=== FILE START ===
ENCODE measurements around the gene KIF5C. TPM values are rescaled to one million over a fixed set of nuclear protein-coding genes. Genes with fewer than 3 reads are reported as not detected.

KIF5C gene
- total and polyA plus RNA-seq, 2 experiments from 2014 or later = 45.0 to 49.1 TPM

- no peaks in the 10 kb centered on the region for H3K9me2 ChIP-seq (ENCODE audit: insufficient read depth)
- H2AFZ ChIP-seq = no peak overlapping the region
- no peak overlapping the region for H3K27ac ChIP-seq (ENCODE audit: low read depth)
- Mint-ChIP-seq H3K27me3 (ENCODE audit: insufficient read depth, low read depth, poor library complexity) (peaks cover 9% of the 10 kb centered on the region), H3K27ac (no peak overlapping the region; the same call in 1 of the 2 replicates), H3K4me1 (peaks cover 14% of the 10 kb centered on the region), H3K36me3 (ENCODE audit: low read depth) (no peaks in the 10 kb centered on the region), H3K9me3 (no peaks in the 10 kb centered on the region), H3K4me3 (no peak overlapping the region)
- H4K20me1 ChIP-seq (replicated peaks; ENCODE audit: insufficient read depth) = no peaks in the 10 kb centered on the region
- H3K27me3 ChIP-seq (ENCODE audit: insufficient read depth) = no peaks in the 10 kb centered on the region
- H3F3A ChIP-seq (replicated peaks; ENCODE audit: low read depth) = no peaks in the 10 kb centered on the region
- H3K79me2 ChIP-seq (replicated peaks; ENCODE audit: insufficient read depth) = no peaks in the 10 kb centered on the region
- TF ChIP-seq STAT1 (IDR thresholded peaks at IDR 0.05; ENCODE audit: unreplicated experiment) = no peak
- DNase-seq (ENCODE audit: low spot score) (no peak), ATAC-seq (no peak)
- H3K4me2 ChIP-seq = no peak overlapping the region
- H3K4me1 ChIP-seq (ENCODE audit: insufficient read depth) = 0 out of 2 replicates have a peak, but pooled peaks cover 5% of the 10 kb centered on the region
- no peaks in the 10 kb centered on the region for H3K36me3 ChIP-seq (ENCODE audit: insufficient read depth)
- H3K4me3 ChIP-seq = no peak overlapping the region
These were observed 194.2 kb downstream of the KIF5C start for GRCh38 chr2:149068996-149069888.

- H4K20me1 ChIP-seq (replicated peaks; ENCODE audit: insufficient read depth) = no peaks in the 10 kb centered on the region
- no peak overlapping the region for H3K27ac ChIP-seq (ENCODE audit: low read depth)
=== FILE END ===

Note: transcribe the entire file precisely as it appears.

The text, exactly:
ENCODE measurements around the gene KIF5C. TPM values are rescaled to one million over a fixed set of nuclear protein-coding genes. Genes with fewer than 3 reads are reported as not detected.

KIF5C gene
- total and polyA plus RNA-seq, 2 experiments from 2014 or later = 45.0 to 49.1 TPM

- no peaks in the 10 kb centered on the region for H3K9me2 ChIP-seq (ENCODE audit: insufficient read depth)
- H2AFZ ChIP-seq = no peak overlapping the region
- no peak overlapping the region for H3K27ac ChIP-seq (ENCODE audit: low read depth)
- Mint-ChIP-seq H3K27me3 (ENCODE audit: insufficient read depth, low read depth, poor library complexity) (peaks cover 9% of the 10 kb centered on the region), H3K27ac (no peak overlapping the region; the same call in 1 of the 2 replicates), H3K4me1 (peaks cover 14% of the 10 kb centered on the region), H3K36me3 (ENCODE audit: low read depth) (no peaks in the 10 kb centered on the region), H3K9me3 (no peaks in the 10 kb centered on the region), H3K4me3 (no peak overlapping the region)
- H4K20me1 ChIP-seq (replicated peaks; ENCODE audit: insufficient read depth) = no peaks in the 10 kb centered on the region
- H3K27me3 ChIP-seq (ENCODE audit: insufficient read depth) = no peaks in the 10 kb centered on the region
- H3F3A ChIP-seq (replicated peaks; ENCODE audit: low read depth) = no peaks in the 10 kb centered on the region
- H3K79me2 ChIP-seq (replicated peaks; ENCODE audit: insufficient read depth) = no peaks in the 10 kb centered on the region
- TF ChIP-seq STAT1 (IDR thresholded peaks at IDR 0.05; ENCODE audit: unreplicated experiment) = no peak
- DNase-seq (ENCODE audit: low spot score) (no peak), ATAC-seq (no peak)
- H3K4me2 ChIP-seq = no peak overlapping the region
- H3K4me1 ChIP-seq (ENCODE audit: insufficient read depth) = 0 out of 2 replicates have a peak, but pooled peaks cover 5% of the 10 kb centered on the region
- no peaks in the 10 kb centered on the region for H3K36me3 ChIP-seq (ENCODE audit: insufficient read depth)
- H3K4me3 ChIP-seq = no peak overlapping the region
These were observed 194.2 kb downstream of the KIF5C start for GRCh38 chr2:149068996-149069888.

- H4K20me1 ChIP-seq (replicated peaks; ENCODE audit: insufficient read depth) = no peaks in the 10 kb centered on the region
- no peak overlapping the region for H3K27ac ChIP-seq (ENCODE audit: low read depth)